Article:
Sunday Evenings with the Doctrine and Covenants. Doctrine and Covenants Section 130. Part 2. Comparing the Immediate Source with Section 130.

In honor of the Gospel Doctrine course of study this year, this is the second in a series of posts examining Doctrine and Covenants section 130.

Having fun yet? If you missed the vital part 1, better click here. In short, in part 1, you’ll find a manuscript that served as background for D&C 130. However, it is not the actual source of the section. In reality, Orson Pratt extracted his material from the History of Joseph Smith as it appeared in a church publication. Here’s a side by side with some of D&C 130 (on the left) and that source:
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Sunday Evenings With The Doctrine and Covenants. Section 130. Part I. The Manuscript Source of D&C 130.

In honor of the Doctrine and Covenants study this year, this begins a short series on one of the sections that doesn’t get too much play in the Gospel Doctrine course this year.

Sunday posts are generally doomed to obscurity. That is the conventional wisdom. And Super Bowl Sunday posts? They must be sucked into an internet black hole. That being said, enjoy: you two readers in Botswana!

Section 130 of the Doctrine and Covenants consists of excerpts of sermons by Joseph Smith. It found its way into the Doctrine and Covenants in 1876, 34 years after the date attached to the heading of the section.
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The Mythic Joseph Smith

Joseph Smith’s 19th century Utah editors held him in high regard, not necessarily for his personal perfection, but for his standing as opener of ancient mysteries, restorer of forgotten salvific lore and authoritative purveyor of power to defeat death, hell and the Devil.
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The Value of a Sermon Critical Edition, Part 5.

Here is part 4.

Bibliographical disciplines have divided up into various specialties and during the last several decades the dominant Anglo-American textual theories have splintered into a variety of approaches modeled on various ideas with roots ranging from multivalued and fuzzy logics to epistemology, philology, physics, biology, etc., which coexist in some tension.[1] This means that no matter what approach a critic or editor takes he or she is bound to fall victim to a thrashing by somebody. The good side of this is a wide open field for expression. One hopes that *someone* likes the result.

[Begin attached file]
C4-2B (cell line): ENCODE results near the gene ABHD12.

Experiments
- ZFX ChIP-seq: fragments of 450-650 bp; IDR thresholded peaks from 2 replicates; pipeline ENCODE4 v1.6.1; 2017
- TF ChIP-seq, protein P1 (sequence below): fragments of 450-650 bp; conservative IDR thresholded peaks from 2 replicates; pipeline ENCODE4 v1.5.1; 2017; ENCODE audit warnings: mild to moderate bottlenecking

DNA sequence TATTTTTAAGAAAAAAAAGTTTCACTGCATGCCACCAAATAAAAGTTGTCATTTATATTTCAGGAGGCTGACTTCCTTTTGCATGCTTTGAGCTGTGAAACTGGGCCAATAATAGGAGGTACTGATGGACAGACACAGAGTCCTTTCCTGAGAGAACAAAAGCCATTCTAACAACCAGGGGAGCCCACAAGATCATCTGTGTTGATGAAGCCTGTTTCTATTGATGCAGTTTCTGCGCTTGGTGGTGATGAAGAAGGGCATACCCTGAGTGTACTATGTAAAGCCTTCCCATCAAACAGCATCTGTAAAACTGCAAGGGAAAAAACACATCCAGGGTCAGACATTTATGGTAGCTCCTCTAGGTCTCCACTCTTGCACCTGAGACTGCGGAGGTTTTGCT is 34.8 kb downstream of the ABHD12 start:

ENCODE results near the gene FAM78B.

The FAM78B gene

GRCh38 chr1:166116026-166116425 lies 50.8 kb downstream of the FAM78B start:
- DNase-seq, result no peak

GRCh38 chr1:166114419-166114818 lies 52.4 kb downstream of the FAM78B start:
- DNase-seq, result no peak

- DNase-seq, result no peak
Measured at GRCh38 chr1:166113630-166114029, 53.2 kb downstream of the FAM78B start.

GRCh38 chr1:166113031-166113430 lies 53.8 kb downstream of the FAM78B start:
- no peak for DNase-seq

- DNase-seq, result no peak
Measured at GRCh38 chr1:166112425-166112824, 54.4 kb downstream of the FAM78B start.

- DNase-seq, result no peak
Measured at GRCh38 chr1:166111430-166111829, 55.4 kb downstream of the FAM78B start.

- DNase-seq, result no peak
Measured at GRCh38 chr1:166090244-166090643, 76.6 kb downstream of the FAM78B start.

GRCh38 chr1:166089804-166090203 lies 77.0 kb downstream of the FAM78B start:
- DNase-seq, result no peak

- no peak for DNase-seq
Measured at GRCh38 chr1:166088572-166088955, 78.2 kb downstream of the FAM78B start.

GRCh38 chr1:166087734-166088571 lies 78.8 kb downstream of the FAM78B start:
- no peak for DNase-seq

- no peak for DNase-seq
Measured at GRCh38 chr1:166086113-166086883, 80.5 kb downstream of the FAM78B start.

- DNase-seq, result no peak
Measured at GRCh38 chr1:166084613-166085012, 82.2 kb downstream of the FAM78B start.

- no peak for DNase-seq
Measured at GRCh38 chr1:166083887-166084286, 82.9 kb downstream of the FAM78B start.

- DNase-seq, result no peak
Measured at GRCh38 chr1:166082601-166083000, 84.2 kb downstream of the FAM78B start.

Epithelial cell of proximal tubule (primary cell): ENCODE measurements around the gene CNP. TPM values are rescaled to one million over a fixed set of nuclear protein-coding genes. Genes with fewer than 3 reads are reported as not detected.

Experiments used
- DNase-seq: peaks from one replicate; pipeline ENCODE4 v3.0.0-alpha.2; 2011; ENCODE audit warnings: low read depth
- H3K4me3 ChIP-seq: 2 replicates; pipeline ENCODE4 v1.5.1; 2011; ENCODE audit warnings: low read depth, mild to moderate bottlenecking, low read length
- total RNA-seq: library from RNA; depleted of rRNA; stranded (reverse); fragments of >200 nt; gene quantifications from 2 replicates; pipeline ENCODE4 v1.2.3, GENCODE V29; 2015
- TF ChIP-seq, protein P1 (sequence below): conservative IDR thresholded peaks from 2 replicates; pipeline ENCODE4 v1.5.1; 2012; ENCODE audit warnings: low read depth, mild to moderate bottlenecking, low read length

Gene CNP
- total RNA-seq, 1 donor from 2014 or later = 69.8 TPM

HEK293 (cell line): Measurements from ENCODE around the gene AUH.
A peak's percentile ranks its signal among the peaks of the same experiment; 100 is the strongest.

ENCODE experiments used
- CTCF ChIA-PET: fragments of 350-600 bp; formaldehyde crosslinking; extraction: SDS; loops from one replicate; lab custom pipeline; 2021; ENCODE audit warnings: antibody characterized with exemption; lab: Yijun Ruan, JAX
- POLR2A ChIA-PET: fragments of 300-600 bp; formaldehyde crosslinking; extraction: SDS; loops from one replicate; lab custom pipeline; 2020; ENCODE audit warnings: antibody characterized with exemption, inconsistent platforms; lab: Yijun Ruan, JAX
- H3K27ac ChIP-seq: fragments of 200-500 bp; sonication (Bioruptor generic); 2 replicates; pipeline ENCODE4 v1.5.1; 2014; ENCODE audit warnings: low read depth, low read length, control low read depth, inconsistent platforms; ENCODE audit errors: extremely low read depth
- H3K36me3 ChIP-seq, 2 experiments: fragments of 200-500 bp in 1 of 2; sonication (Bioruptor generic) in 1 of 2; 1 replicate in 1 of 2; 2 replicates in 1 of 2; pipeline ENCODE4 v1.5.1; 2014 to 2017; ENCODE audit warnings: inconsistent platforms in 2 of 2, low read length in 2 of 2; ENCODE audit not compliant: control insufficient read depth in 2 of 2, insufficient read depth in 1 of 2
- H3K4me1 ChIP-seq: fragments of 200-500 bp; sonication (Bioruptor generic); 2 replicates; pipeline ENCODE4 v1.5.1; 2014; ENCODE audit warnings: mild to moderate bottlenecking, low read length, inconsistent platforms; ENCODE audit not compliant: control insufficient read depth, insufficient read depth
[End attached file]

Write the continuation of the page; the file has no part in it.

This time I want to give a few examples of various ways texts are presented. These will range from classical presentations where the editor is concerned with laying out both editorial decisions and the available alternatives, to a clear text format where the presentation records a smooth, clean (easily quotable) grammatically correct text whose relationship to manuscripts or other editions is essentially hidden from the reader or if not that extreme, at least annotation is placed in back matter.
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James Adams. Part 3. Textual Landmarks. Conference Primer.

Part 1 is here, part 2, here.

As you watch General Conference this weekend, appreciate it for some of the textual certainties. And you never know what you may hear.
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